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Economy for the Common Good

In this post Diego Isabel La Moneda, Coordinator of International Strategy at Economy for the Common Good, speaks about the need for a shift in focus: away from striving to increase economic profits and towards increasing the common good and wellbeing of the entire population. Diego will be sharing his ideas further at a talk co-hosted by NOW in Totnes, Devon, UK, on Wednesday 11th June at the Totnes Methodist Church at 7.30pm. (If you would like further information about this talk please feel free to contact us).

By Diego Isabel La Moneda, Economy for the Common Good

The pursuit of money and economic profit characterises our society and our lives. Companies struggle to improve their financial balance sheets, governments focus their efforts on increasing Gross Domestic Product (GDP) and people strive for higher wages and dream of winning the lottery as a solution to all their problems.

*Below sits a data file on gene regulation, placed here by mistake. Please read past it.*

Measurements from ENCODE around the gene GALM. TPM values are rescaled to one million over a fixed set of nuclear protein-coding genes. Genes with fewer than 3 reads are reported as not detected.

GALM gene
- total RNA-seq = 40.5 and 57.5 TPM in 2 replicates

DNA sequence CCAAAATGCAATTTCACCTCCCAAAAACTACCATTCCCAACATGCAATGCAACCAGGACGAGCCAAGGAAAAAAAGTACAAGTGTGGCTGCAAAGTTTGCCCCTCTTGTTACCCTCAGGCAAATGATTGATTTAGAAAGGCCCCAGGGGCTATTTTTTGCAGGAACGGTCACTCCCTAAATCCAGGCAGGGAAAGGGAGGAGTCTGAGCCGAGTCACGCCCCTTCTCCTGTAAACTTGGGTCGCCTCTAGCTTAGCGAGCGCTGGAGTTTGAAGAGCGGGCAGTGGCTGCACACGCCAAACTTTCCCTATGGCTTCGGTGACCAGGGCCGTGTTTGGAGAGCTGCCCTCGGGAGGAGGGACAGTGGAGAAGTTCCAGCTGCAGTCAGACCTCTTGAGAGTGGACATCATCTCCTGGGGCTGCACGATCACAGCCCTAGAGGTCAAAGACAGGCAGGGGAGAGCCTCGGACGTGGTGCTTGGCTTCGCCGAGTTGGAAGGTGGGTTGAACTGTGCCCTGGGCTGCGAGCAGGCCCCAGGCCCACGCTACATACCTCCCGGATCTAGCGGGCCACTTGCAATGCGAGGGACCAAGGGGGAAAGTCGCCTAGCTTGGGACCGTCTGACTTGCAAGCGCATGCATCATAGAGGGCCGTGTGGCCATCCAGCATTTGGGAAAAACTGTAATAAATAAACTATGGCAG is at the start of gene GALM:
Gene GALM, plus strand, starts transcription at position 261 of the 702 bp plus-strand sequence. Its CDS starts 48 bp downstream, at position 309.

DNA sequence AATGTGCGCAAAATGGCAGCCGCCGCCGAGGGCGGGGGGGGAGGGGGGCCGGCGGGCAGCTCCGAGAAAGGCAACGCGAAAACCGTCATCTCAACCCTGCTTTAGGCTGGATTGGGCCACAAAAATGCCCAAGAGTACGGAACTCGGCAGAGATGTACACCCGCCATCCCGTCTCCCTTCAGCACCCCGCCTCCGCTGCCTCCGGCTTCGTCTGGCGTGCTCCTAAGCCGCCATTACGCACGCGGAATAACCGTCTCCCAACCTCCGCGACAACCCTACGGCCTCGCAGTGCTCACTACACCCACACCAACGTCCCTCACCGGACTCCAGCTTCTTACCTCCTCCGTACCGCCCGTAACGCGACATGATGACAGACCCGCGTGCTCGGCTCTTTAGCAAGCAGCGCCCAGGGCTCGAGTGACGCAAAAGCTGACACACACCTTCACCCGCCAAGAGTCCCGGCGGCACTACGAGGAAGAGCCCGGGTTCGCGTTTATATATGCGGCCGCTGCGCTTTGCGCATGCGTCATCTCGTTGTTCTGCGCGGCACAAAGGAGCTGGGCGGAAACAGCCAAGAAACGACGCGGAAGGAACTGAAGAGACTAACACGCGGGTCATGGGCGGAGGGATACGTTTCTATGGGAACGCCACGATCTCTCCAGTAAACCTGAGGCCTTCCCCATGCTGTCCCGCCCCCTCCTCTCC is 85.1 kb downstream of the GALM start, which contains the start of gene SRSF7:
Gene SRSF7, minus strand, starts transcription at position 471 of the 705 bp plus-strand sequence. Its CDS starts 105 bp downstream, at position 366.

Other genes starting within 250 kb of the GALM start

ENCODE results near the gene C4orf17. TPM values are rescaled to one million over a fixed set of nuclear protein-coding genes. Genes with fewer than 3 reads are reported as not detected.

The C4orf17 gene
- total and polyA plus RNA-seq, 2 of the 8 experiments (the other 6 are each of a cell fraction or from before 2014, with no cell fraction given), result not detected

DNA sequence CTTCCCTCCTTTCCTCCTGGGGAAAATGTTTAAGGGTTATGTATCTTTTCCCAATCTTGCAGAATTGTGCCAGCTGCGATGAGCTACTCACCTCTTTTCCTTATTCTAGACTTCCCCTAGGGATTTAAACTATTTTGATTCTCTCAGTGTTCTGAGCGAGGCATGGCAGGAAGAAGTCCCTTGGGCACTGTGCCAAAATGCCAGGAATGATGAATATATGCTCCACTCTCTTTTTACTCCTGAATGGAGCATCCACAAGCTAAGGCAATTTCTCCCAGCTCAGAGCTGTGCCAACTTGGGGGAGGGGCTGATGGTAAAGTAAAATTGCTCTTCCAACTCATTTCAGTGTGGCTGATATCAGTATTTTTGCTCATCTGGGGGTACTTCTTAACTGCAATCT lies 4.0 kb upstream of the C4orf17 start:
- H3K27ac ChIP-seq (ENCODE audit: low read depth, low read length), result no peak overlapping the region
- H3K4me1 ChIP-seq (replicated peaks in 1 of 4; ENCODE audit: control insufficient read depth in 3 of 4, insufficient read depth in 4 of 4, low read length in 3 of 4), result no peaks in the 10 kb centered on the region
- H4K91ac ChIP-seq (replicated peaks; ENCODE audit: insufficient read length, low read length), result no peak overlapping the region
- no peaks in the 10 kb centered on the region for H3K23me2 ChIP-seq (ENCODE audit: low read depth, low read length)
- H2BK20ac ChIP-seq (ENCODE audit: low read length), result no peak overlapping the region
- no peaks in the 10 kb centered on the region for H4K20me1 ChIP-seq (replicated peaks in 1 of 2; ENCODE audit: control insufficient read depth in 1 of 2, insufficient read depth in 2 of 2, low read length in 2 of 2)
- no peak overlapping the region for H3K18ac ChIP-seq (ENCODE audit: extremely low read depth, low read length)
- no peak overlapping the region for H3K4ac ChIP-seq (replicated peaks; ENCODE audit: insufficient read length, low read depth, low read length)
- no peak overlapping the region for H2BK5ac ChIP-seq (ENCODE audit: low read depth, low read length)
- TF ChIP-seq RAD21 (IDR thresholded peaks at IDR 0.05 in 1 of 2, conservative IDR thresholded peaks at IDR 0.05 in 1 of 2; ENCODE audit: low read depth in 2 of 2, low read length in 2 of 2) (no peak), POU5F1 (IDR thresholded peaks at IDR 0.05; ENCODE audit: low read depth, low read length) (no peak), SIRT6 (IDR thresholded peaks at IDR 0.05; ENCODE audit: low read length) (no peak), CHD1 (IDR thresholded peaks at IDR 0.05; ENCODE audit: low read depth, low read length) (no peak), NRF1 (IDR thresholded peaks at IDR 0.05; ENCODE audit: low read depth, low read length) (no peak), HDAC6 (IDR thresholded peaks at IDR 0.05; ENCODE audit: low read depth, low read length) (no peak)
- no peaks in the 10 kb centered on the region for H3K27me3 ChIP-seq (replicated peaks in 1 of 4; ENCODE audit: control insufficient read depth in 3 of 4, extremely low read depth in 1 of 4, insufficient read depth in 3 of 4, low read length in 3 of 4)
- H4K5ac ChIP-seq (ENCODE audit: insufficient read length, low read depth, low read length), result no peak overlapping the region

The Economy for the Common Good is inspired by the concept that it is a fallacy that acquiring wealth will help us. The Economy for the Common Good (ECG) proposes a simple and revolutionary change in the main aim of our society. It proposes to shift from striving to increase economic profits to instead striving to increase the common good and wellbeing of the entire population. In order to accomplish this goal, the ECG suggests a change in methodology, shifting from competition – the method used in the current model to increase economic profit – to cooperation.